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Story of the Nivi Drape

No garment evokes images of India more indubitably than the saree, and certainly, no other culture’s clothing has remained in style longer. Worn by women in the Indian subcontinent for centuries, the saree has carved a niche for itself through its aesthetic appeal and adaptability. Produced in various textures and patterns, this single stretch of fabric, ranging from 3.5 to 9 yards, has the exceptional quality of being open to creative inspirations.


 

There are more than a hundred different ways to drape a saree. The most common style worn by most women today is known as the ‘Nivi’ drape -  where the saree is wrapped around the waist, with the loose end of the drape to be worn over the left shoulder, partly baring the midriff. 

The evolution of this modern drape is an interesting one. The saree was essentially worn only as a functional garment in ancient India, where tribal women wore it tied up to their knees for easy movement and fisherwomen in coastal regions wore it like a pair of shorts to allow free movement in the water. Poetic references from works like Shilappadikaram indicate that during the Sangam period (300 BCE - 300 CE), a single piece of cloth served as the lower garment and head covering. Blouses were rarely worn with the earliest Nivi drape sarees.

There is no absolute indication as to how the term ‘Nivi’ was coined, however, this style of draping was first noticed as inherent in the culture of the Deccan region, specifically Andhra Pradesh.

The person credited with the creation of the Nivi drape as we know it today is Jnanadanandini Devi Tagore, a social leader and influencer of her time. She was the wife of Satyendranath Tagore, and sister-in-law of Rabindranath Tagore. During the colonial era of Indian history, many Victorian morals were being imposed on Indian society. One such moral was to be modestly dressed. The saree was considered “immodest" as the upper body was left bare, and therefore, Indian dressing changed to adapt to these new moral sensibilities. Parallely, The Independence movement was gaining traction  and marked a change for Indian attire, especially the saree. Political leaders wore the garment to distinguish themselves from the British and give the people and the movement a national identity. To create a style that would conform to the new sensibilities, Jnanadanandini Devi adapted the nivi drape that incorporated theblouse and petticoat. The point of this style was to fit in while maintaining a distinct Indian identity.


Jnanadanandini Devi Tagore wearing sarees with different draping styles

 

She was greatly influenced by the Parsi gara and learnt the Parsi way of draping the saree. She then changed her style of draping from the Gujarati pallu on the right shoulder to the straight pallu over the left shoulder. She also published advertisements in the Bamabodhini Patrika (a women’s magazine) to teach other women to wear the saree in her style, and it quickly caught on.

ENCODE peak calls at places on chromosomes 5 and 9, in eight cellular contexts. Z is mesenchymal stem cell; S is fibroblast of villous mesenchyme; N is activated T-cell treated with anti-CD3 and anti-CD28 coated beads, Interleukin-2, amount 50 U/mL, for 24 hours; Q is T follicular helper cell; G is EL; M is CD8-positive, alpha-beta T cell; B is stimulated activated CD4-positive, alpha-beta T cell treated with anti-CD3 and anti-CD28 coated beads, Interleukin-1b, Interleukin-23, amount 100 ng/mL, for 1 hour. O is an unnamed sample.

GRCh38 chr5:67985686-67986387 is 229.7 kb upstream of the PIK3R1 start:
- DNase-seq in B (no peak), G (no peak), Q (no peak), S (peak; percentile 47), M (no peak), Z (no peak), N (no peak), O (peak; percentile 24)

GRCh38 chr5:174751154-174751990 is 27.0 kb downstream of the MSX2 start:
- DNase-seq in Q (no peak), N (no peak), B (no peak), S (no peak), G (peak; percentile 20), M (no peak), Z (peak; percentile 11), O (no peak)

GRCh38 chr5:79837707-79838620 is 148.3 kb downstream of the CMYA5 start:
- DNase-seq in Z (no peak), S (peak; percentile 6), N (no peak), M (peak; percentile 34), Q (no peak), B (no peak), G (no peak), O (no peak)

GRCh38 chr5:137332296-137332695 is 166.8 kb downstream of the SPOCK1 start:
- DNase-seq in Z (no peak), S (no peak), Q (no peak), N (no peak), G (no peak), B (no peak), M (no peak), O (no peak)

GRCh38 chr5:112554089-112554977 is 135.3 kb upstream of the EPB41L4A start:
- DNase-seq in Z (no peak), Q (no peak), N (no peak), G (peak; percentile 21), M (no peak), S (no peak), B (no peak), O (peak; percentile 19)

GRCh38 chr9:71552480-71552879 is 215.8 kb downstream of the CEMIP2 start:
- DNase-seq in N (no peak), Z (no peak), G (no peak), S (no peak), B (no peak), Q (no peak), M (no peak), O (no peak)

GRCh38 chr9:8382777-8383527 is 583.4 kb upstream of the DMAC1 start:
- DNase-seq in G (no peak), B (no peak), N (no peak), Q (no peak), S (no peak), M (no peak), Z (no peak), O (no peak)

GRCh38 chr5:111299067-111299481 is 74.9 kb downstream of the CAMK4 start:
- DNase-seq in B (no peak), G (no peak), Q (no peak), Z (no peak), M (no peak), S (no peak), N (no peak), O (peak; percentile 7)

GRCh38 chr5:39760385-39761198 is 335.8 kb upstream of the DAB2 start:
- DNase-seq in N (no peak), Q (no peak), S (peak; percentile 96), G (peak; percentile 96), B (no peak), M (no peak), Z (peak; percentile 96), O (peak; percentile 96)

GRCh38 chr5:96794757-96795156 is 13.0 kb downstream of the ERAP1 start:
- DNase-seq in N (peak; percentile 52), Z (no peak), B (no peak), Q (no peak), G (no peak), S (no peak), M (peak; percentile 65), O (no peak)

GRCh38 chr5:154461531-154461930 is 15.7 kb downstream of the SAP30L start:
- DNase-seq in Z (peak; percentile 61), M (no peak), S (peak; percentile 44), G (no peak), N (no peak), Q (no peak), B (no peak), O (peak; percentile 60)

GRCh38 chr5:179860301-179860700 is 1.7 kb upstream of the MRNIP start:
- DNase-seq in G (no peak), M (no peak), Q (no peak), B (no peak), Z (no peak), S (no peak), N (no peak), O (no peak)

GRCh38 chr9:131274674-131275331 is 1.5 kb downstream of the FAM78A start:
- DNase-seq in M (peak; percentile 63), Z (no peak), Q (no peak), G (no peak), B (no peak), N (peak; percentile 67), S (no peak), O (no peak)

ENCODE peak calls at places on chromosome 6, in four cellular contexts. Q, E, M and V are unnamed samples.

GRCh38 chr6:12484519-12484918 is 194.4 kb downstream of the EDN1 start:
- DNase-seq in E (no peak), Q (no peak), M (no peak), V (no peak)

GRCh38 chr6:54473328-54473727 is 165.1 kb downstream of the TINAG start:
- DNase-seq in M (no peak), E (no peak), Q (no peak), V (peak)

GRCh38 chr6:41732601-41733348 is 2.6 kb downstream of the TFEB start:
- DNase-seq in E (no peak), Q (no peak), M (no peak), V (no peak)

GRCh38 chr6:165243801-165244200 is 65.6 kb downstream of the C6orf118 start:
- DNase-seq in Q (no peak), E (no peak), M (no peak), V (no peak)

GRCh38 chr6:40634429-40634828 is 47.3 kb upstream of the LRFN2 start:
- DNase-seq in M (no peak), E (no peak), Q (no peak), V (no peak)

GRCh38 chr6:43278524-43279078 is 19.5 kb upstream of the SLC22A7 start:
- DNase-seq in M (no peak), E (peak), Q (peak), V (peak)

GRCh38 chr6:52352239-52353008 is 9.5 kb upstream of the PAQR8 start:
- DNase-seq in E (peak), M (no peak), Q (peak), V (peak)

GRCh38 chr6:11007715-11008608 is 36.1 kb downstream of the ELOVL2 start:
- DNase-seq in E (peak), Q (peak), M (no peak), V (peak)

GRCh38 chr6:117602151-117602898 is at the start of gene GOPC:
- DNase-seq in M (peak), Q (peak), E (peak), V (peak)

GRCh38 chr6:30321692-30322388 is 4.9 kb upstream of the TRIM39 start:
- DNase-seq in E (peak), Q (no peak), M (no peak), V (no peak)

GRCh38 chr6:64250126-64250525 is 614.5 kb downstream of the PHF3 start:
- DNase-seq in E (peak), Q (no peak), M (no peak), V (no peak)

Another illustrious figure known to have popularised this draping style is Raja Ravi Varma. The renowned Indian painter had chosen the saree as the ideal female garb. The Nivi drape was depicted through his paintings by modifying a South Indian saree known as mundum neriyathum. One of his paintings also portrayed the Indian subcontinent as a mother wearing a saree in the Nivi style drape. More than a century later, his portrayal of the Indian woman continues to influence the arts, entertainment and popular culture to this day.

Radha by Raja Ravi Varma
(Source: Google Arts & Culture)

 

A Galaxy of Musicians by Raja Ravi Varma
(Source: Google Arts & Culture)

 

This modern drape is now worn by most women. Perhaps a key factor in its popularity is that it adapts the saree to the wearer. Arguably, no other attire can beat the saree in its sheer versatility: from corporate boardrooms to family gatherings; festivals and ceremonies; this remains the ubiquitous style for Indian women across the globe. 

From societal and political changes to new developments in arts and culture, the Nivi drape has emerged with a history and story of its own. In a journey that is both fascinating and eventful, the modern saree as we know it reflects the challenges faced and progress made by Indian society at different points in time. 

 

References

  • Banerjee, M., & Miller, D. (2004).The Sari.
  • BBC. (2014).Dressing the Indian woman through history
  • Boulanger, C. (1997).Saris: An Illustrated Guide to the Indian Art of Draping
  • Dongerkery, K. S. (1959).The Indian Sari.
  • Google Arts & Culture. (n.d.).9 Facts You Might Not Know About The Sari
  • Khyrunnisa, A. (2015).Saree: The Quintessentially Indian Dress
  • Singh, A. (2017). Glory of Traditional Sari Draping Styles of India.

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